The final day of the Premier League season is here. Chelsea play Wolverhampton Wanderers at home. The reverse fixture was a delight to watch, especially considering the shaky start to our season. Chelsea snatched a comfortable win, scoring five goals, with Tammy Abraham bagging a hat trick. Since the restart, Chelsea’s fortunes have been up and down, albeit showing flashes of brilliance along the way. Wolves have been in decent form, winning five of their eight games in recent weeks. The league table is delicately poised at both ends. Chelsea are involved in the fight for a spot in the UEFA Champions League. With Manchester United facing Leicester City as fellow contenders, it certainly helps Chelsea’s case. A win would guarantee safe passage regardless of other results.
What to Expect
Nuno Espirito Santo has done an excellent job at Wolves. His first season in the Premier League saw Wolves finish seventh courtesy of a solid 3-5-2 system. In the current season, he seems to prefer a 3-4-3 more often. He usually deploys a 3-4-3 system against teams who attack down the wings. Chelsea falls right into that mould. Wolves are an excellent counter attacking team. Their front three maintain a high position on the pitch putting pressure on the opposition centre backs and/or the defensive midfielder, forcing the opposition to play through the flanks. Once the ball is out to the flanks, Wolves use their wing backs and corresponding midfielder to put pressure on the opposition ball carrier. When they sit deep, they defend in a 5-4-1, with two banks of players to become more compact, thus limiting the space for opponents to play through. In attack, the system gives them ample opportunity down the wings to overload the opposition fullbacks. The wingers occasionally drop into the midfield dragging the corresponding opposition fullback with them, allowing them opportunities to play one-two’s with the high flying wingbacks. In Doherty and Otto, Wolves have attack-minded fullbacks who combine well with Jota/Podence and Traore. This is possible because they have arguably the best double pivot of the league in Neves and Moutinho. They are positionally aware enough to stay back when the wingbacks are playing high. They are the heartbeat of the team that has overachieved in the past two seasons. That many players have played in multiple roles over the course of the season is a testament to Nuno’s inspiration and the tactical flexibility of the players. Given the recent success they have had, specifically against Crystal Palace in their last game, it seems likely that there may not be any changes to the side.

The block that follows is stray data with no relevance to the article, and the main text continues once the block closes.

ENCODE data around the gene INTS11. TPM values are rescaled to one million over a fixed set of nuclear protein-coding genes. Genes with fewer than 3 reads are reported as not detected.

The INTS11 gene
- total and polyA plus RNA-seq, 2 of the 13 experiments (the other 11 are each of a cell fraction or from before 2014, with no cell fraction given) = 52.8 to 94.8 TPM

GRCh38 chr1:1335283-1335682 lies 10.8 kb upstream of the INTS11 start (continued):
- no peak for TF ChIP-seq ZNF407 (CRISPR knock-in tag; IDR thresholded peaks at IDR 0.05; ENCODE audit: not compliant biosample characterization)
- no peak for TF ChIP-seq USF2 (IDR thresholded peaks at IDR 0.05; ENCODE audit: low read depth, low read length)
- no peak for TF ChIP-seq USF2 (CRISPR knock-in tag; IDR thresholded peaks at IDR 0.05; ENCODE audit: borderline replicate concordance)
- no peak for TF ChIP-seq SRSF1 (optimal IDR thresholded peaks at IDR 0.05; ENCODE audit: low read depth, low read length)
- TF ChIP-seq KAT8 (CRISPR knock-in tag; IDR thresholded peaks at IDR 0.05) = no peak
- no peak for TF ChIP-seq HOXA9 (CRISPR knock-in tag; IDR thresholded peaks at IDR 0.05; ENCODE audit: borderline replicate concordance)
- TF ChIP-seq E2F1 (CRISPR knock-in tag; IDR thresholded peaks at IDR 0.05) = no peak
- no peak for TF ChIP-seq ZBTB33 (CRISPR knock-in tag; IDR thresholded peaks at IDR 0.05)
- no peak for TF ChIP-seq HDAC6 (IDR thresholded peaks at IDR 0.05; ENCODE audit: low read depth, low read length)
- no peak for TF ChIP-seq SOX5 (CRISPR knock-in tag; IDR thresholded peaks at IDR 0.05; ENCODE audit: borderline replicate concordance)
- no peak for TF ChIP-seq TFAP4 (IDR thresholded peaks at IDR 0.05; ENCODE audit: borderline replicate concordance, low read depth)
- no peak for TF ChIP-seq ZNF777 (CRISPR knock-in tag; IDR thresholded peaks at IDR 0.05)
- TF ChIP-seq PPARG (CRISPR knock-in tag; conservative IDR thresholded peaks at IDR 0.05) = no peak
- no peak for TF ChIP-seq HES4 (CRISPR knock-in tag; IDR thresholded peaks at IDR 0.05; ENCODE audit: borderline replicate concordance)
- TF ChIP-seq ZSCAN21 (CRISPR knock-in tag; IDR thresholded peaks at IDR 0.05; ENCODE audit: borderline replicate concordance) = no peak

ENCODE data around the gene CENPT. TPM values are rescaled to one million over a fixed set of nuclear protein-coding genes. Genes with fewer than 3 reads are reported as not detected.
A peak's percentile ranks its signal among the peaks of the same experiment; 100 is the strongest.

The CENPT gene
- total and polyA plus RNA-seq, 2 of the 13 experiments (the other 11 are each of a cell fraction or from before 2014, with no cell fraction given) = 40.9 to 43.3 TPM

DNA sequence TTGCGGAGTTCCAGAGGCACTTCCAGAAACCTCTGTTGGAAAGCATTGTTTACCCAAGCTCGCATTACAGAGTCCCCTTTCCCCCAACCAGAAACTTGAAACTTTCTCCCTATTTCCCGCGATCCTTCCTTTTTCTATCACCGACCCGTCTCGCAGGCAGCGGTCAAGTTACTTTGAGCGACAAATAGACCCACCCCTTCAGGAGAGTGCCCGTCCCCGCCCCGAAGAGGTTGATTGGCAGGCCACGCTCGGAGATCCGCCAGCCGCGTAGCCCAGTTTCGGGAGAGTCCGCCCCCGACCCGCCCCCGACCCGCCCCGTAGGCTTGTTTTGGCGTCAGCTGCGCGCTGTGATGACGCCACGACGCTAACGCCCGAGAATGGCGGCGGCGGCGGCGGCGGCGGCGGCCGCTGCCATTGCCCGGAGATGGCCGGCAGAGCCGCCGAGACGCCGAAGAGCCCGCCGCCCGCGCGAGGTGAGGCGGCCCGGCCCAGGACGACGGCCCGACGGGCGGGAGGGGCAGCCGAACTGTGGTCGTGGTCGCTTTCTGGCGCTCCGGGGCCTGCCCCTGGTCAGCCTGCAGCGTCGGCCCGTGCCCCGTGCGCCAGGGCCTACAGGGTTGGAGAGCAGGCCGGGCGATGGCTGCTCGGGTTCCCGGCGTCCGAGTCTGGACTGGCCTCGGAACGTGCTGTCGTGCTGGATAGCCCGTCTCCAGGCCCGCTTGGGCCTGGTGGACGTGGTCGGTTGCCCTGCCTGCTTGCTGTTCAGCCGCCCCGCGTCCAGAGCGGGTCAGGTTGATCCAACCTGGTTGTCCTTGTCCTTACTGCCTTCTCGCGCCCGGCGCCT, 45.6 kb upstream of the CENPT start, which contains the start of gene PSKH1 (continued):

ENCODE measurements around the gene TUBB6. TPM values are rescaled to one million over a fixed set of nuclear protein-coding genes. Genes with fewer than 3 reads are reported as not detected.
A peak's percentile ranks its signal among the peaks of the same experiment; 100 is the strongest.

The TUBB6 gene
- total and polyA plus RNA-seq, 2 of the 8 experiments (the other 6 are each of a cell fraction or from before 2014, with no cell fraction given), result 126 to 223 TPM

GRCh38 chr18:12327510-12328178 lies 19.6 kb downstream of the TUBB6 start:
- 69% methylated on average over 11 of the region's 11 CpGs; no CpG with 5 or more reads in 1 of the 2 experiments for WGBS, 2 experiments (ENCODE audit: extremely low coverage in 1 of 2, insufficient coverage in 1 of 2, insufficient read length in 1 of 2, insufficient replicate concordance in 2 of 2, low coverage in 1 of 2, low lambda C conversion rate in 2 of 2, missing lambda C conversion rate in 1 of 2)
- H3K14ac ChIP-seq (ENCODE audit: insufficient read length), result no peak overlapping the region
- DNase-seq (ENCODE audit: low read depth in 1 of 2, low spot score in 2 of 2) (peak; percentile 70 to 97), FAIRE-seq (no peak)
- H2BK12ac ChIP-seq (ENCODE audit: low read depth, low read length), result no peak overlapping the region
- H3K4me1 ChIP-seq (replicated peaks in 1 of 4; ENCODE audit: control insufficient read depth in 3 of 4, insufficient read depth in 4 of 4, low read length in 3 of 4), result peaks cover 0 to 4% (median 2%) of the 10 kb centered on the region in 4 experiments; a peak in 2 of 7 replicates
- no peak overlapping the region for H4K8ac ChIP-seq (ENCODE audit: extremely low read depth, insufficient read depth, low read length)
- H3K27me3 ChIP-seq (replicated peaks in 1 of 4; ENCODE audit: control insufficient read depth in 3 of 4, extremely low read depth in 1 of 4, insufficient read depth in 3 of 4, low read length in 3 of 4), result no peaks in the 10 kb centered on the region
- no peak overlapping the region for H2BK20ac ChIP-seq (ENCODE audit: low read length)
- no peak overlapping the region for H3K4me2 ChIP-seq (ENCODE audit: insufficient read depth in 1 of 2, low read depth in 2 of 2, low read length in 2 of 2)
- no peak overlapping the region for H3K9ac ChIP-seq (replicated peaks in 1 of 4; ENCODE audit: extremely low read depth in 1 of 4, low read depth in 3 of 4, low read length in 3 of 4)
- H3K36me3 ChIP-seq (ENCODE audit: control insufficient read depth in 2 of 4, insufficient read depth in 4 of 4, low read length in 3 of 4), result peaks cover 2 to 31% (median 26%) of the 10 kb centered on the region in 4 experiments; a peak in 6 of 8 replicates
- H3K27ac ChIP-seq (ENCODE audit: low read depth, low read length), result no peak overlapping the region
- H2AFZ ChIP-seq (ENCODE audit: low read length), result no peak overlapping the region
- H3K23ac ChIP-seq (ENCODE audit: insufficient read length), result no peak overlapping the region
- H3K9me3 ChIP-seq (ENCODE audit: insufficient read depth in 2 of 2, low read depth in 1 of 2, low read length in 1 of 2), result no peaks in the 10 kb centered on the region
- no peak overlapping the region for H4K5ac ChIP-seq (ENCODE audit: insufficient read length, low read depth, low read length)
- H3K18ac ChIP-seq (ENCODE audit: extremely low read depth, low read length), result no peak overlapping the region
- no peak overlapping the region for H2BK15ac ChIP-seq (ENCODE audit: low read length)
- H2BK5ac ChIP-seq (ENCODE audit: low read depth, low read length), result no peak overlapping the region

While it could be argued that Raul Jimenez has been ever present for Wolves since promotion, Adama Traore has been the main attacking threat for Wolves. Traore has improved in leaps and bounds under the tutelage of Nuno. In this season, he has been a constant pain in the side of any defence he has faced so far. Considering Chelsea’s defensive frailties on the left, it is a position worth protecting better. In the midfield, Joao Moutinho has been exemplary in his partnership with Ruben Neves. This double pivot has worked like a charm for them all season. The tactical awareness and understanding between the two helps their teammates to play more freely around them.
Areas Where Game can be Won or Lost
Chelsea should seek to keep Moutinho quiet all game and not allow him to settle into his stride. This is imperative as Wolves’ counter attacks flow through either Moutinho or Neves, who ping balls into the path of Jimenez or Traore. With Traore and the marauding wing backs pushing high, Chelsea must have a plan to compensate for their vulnerabilities at left back. These high positions tend to leave them open on the counter at times. It is these moments that Chelsea should take advantage of, by playing quicker players up front – ideally Christian Pulisic, Tammy Abraham and Callum Hudson-Odoi. This would facilitate quick counter attacks down their open flanks. Playing Giroud up front would be counter-intuitive, as holding up play in the final third would allow Wolves to settle into their compact, well-drilled defensive shape. In possession, Chelsea should use Kovacic and Mount for a combination of breaking into channels and pressing higher up respectively.
Despite Chelsea’s form looking shaky, there is cause for optimism. Keeping defensive woes aside, Chelsea have played some good football in recent games. Wolves, on the other hand, have European qualification in the bag. While they can beat any team on their day, the psychological pressure of the earlier heavy defeat might see them give Chelsea some advantage. Chelsea need a win if they are to seal a top four spot without depending on other results. If they manage to do that, next season is already beginning to look a rosy affair with top talents coming into the side.